This is the first blog post by Lindsay Wong, the 2018 Inclusive Community Artist in Residence in partnership with the CACV and the John Howard Society.
The famous American essayist Joan Didion once wrote, “We tell ourselves stories in order to live.”
The act of storytelling is cathartic, therapeutic, and absolutely necessary to understanding ourselves. The experience of sharing stories fosters a deep sense of continuity. It also helps us sustain hope, for the present and future. Since prehistoric times, storytelling has been a means of survival for human beings, as a way of facing an imprecise and frightening future. The act of storytelling is universal, allowing us to envision new what ifs that may or may not happen, and from which we can draw meaning.
As a memoirist this is why storytelling has been a vital means for me to establish my culture, my identity and my purpose. Telling stories gives me a way to make sense of the world.
From April 2018 to April 2019, I will be the official artist-in-residence at the John Howard Society. The inclusive-community residence is an exciting partnership between the Vancouver Community Arts Council and JHS. I will offer workshops and individual mentorships to aspiring writers on storytelling and narrative. Through various mediums, including written and spoken word, graphic novels, illustration and comics, this inclusive community residency will nourish the creativity of individuals and help participants understand the powerful dynamics of constructing a narrative–by ”tell[ing] ourselves stories in order to live.”
During the All Staff Day on April 6 at the Coquitlam Plaza Hotel, I was introduced to over 180 staff members at the John Howard Society, where I learned about the profound work and inspiring initiatives offered by the organization. The JHS society’s vision is to foster “a safe, healthy, and inclusive community for all,” and their mission statement is to “strengthen communities by supporting people experiencing barriers so they can achieve greater independence.” In the words of Executive Director David Lee, the JHS “gives second chances to people that no one else believes in.”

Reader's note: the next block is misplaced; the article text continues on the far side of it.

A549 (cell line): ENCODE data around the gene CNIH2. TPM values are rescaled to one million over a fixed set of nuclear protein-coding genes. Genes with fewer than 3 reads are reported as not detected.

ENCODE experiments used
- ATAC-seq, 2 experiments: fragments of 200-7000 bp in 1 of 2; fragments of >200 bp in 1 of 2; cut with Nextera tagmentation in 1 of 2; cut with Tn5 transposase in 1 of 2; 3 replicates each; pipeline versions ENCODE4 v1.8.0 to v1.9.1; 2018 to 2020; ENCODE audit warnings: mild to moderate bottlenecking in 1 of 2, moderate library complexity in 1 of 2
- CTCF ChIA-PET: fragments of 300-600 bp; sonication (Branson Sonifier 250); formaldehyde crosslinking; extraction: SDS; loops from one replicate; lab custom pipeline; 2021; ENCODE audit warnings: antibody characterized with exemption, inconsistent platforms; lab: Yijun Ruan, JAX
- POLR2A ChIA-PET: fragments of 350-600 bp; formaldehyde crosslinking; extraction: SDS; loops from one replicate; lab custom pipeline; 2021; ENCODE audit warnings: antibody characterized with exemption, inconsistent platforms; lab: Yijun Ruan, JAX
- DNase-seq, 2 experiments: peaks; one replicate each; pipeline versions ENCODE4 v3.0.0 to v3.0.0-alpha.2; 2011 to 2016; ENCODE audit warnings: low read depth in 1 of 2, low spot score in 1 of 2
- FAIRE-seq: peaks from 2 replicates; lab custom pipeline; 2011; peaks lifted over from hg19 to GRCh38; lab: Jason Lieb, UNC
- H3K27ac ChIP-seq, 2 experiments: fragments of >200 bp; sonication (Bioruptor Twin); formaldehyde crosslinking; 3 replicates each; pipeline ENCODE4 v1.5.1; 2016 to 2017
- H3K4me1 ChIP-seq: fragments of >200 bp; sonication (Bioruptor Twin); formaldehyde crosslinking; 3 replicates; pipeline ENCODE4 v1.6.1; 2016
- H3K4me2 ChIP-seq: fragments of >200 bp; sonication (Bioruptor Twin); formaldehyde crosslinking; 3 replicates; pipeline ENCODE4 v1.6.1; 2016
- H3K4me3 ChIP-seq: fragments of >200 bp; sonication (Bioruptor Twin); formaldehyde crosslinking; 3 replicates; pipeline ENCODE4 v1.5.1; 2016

In this spirit, we are offering free drop-in storytelling and writing workshops on Friday May 11th, 18th, and 25th, 2018 from 9 AM-2 PM at the Community Services Office on 3360 Fraser Street. Everyone is welcome to attend, regardless of writing experience or ability.
These are photos of the community comics completed by staff and clients at the Meet & Greet the Writer-In-Residence Event on April 27. Each panel was anonymously created by a different participant:
(click each picture to enlarge)
I hope to see you at one of our Friday drop-in sessions. Bring ideas for new creative work; bring writing projects that you would like feedback on. Work in an inspiring and supportive environment.
To emphasize again the importance of narrative on our personal lives as a powerful coping mechanism, here is my definition of “story”:
So what is a story?
I believe that a story answers these questions:
How did the situation or obstacle affect the narrator?
What is the narrator’s main purpose?
How did this experience change the narrator?
So my question for readers is, what are the personal stories that have changed or shaped your life and the lives of those around you? Please leave comments below.
RECOMMENDED READING (MEMOIRS)
- David Sedaris, Naked
- Roxane Gay, Hunger
- J.J Lee, The Measure Of A Man
- Kathryn Harrison, The Kiss
- Dave Eggers, A Heartbreaking Work of Staggering Genius
- Tobias Wolff, This Boy’s Life
- Frank McCourt, Angela’s Ashes
- Mary Karr, The Liar’s Club
- Vladimir Nabokov, Speak, Memory
- Augusten Burroughs, Running With Scissors
- Wayson Choy, Paper Shadows
- Jeannette Walls, The Glass Castle
- Joan Didion, Slouching Towards Bethlehem
- Piper Kerman, Orange Is The New Black
- Lucy Grealy, Autobiography Of A Face
LINDSAY WONG holds a BFA in creative writing from the University of British Columbia and an MFA in literary non-fiction from Columbia University. Her fiction and non-fiction have appeared in No Tokens, The Fiddlehead, Ricepaper, and Apogee Journal. She is the recipient of many awards and fellowships, including from The Studios of Key West, Caldera Arts, and the Historic Joy Kogawa House. Her debut memoir, The Woo-Woo: How I Survived Ice Hockey, Drug-Raids, Demons, And My Crazy Chinese Family is forthcoming from Arsenal Pulp Press in October 2018. Pre-order it on Amazon or Chapters Indigo.